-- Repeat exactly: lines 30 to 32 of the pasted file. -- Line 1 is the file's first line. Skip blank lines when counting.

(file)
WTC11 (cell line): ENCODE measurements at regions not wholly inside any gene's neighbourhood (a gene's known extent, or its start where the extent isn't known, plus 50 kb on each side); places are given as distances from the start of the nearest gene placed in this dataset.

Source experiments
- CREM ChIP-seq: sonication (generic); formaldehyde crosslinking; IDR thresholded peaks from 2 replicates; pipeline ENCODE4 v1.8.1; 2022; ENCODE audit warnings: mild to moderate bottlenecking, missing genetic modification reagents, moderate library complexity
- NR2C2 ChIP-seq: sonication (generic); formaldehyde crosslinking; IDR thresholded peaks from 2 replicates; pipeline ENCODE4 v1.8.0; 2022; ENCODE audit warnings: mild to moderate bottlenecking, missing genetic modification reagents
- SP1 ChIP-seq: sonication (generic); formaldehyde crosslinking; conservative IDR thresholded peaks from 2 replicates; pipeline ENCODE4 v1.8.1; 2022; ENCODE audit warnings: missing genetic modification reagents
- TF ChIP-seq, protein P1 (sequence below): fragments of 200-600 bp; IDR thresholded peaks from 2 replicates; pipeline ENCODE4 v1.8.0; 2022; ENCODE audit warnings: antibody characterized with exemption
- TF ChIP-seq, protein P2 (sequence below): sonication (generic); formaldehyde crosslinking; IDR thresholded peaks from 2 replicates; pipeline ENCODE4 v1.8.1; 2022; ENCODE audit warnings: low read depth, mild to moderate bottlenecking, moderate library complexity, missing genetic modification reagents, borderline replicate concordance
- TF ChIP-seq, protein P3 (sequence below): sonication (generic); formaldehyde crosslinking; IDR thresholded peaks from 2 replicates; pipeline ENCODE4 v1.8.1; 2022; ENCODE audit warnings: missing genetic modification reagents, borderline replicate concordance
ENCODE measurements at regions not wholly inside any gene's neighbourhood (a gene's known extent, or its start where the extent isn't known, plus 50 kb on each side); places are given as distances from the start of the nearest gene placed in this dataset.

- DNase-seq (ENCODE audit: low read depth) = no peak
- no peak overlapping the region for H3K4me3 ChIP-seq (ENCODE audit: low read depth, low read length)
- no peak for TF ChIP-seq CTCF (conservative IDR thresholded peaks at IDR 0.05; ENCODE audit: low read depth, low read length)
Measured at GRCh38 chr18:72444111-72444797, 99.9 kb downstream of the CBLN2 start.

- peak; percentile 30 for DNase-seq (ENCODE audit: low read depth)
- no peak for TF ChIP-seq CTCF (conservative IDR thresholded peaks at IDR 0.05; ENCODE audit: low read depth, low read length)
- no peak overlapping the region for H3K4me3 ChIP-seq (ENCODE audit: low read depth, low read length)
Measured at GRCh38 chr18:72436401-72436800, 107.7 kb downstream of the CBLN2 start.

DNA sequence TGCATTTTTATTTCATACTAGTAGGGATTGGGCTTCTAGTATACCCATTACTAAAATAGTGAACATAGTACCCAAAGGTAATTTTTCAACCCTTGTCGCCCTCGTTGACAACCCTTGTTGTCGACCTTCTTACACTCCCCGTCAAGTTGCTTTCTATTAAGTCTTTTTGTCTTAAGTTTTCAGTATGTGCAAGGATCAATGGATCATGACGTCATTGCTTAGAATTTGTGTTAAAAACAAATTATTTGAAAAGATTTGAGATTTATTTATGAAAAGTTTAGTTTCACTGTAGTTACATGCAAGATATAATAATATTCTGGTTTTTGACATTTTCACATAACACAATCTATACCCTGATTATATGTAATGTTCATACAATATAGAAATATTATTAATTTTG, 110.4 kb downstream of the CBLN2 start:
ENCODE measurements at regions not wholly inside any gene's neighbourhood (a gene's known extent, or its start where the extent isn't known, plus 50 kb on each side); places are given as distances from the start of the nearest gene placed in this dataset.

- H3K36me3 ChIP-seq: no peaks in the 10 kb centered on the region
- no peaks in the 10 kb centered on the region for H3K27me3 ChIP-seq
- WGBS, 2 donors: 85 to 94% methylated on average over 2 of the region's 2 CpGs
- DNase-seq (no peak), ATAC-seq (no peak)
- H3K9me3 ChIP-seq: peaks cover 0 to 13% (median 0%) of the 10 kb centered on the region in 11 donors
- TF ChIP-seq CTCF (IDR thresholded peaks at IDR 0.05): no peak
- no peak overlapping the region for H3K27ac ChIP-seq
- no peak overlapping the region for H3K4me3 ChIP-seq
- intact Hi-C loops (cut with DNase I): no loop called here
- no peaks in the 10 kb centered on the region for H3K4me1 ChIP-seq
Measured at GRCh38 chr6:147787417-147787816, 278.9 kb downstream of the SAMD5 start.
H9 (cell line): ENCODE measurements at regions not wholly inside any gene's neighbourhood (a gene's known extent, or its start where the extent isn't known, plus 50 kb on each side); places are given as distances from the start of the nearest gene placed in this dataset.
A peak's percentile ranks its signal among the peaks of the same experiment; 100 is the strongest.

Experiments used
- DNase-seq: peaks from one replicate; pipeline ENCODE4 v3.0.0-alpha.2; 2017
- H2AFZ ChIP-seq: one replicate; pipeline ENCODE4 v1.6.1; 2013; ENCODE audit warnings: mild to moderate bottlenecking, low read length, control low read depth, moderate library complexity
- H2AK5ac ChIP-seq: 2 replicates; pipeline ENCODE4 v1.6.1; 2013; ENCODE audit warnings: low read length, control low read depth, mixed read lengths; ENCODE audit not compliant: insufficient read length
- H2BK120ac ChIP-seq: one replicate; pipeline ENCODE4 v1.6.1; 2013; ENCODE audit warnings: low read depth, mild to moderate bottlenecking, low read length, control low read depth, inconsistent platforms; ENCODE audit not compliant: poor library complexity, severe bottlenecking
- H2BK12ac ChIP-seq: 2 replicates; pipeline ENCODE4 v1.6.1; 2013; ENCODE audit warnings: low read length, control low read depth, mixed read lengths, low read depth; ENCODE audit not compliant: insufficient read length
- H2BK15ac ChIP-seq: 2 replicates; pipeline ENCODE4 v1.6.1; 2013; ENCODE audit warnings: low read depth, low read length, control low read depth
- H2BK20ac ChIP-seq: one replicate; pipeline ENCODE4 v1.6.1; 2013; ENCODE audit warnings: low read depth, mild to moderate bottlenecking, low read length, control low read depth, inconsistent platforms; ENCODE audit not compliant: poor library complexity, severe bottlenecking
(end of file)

Measured at GRCh38 chr6:147787417-147787816, 278.9 kb downstream of the SAMD5 start.
H9 (cell line): ENCODE measurements at regions not wholly inside any gene's neighbourhood (a gene's known extent, or its start where the extent isn't known, plus 50 kb on each side); places are given as distances from the start of the nearest gene placed in this dataset.
A peak's percentile ranks its signal among the peaks of the same experiment; 100 is the strongest.